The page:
Evolution of Directionality of Hanukah Candles-Lighting

The order of the lighting the Hanukkah candles was not raised until the thirteenth century. In this era the customs of R. Meir of Rothenburg (c.1215-1293) and R. Jonah Gerondi (c.1200-1263) were recorded by their disciples.

From two responsa of the fourteenth century we know about two other customs; the Austrian custom and the custom of Maharik corresponding in all likelihood, to the old French custom. Separate traditions evolved from amongst the three main strands of Ashkenazi Jewry, the Rhineland, the French and the Austrian (and East European). Apparently the Spanish tradition was similar to that of the Rhineland.

It is well known that the French tradition which was most influential during the twelfth and thirteenth centuries under the leadership of the French Tossafists lost its influence under the persecutions and the expulsions of the Jews of England in 1290, of the Jews of France in 1306 and the final expulsion of the Jews of Provence in 1498. The departure of R. Joseph Colon to Italy is connected to the worsening conditions of the Jews of Savoy during the fifteenth century. The French tradition remained alive in the small communities of Northern Italy (Piedmont and Lombardy) and it disappeared slowly, first by assimilation to the mainstream and then with the disappearance of the small communities in the nineteenth century following industrialization and the rural exodus.

R. Joseph Caro made extensive use of the responsa of Maharik in his Beit Yoseph, and in this case of the order of lighting of the Hanukkah candles he accepted his ruling. The success and the increasing influence of Shulhan Arukh, made it possible for this ruling to gain popularity and enabled this custom to spread quickly. It was adopted immediately into the Sephardic world, and more slowly but steadily into the Ashkenazi world.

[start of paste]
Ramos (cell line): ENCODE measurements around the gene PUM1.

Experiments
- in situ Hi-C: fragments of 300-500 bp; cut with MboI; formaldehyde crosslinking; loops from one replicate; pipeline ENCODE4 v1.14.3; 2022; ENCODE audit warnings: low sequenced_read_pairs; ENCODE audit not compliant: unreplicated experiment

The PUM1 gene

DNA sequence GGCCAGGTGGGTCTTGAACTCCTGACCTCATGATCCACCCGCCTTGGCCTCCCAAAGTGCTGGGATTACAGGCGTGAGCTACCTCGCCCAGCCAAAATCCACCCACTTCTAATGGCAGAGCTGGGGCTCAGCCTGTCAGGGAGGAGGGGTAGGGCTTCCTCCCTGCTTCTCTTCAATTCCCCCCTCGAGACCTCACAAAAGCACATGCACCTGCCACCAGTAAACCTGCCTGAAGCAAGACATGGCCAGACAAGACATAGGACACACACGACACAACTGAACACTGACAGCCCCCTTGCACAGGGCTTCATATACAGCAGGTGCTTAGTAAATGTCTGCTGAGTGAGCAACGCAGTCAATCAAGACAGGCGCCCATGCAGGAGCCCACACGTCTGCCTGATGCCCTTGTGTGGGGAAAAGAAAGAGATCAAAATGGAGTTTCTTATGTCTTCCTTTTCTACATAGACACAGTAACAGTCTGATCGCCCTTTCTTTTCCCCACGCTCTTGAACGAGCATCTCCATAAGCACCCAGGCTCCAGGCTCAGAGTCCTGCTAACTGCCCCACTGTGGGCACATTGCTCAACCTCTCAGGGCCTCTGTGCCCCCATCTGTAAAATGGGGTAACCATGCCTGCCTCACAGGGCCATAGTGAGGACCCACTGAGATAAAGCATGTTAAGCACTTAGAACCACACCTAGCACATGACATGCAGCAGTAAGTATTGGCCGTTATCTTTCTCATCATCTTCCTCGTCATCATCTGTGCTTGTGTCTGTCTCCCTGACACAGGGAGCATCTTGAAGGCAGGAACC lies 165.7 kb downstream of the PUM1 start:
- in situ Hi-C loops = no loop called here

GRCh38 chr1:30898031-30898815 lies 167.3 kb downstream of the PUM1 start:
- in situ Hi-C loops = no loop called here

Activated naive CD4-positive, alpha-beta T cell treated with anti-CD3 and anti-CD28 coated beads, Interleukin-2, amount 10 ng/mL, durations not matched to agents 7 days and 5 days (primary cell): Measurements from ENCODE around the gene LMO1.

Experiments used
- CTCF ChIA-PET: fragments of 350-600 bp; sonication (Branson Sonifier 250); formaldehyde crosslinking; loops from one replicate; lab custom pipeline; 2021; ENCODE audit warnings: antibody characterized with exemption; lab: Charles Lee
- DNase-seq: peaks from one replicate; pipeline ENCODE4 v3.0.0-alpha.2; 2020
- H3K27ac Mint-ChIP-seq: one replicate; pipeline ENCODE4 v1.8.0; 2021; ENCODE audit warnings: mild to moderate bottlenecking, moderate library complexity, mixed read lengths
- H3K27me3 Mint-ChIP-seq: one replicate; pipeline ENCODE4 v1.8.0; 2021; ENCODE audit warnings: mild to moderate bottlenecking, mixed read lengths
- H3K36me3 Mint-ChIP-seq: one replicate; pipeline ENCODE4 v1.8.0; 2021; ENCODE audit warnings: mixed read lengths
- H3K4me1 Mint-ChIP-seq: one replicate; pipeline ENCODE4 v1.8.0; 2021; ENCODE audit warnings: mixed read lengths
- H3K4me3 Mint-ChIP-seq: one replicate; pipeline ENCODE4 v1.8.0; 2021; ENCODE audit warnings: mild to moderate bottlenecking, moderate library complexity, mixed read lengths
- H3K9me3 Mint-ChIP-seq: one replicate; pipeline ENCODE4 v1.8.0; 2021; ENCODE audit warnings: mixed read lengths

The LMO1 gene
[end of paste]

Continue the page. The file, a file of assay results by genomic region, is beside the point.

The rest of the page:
During the sixteenth and seventeenth centuries new lighting schemes were developed in order to satisfy contradictory halachic requirements. Today the ruling of the Shulhan Arukh is practically universally accepted with only very few, small communities behaving differently, e.g. Perushim of Jerusalem who still follow the Rhineland custom of the Gra. This evolution of customs may seem surprising to a society which is not at all accustomed to changes and evolution. In our everyday life, we have the impression that Jewish traditions are immutable.

J. Jean Ajdler, “The Order of Lighting the Hanukkah Candles: The Evolution of a Custom and the Influence of the Publication of the Shulhan Arukh”, Hakirah 7 (Winter 2009), 224-225.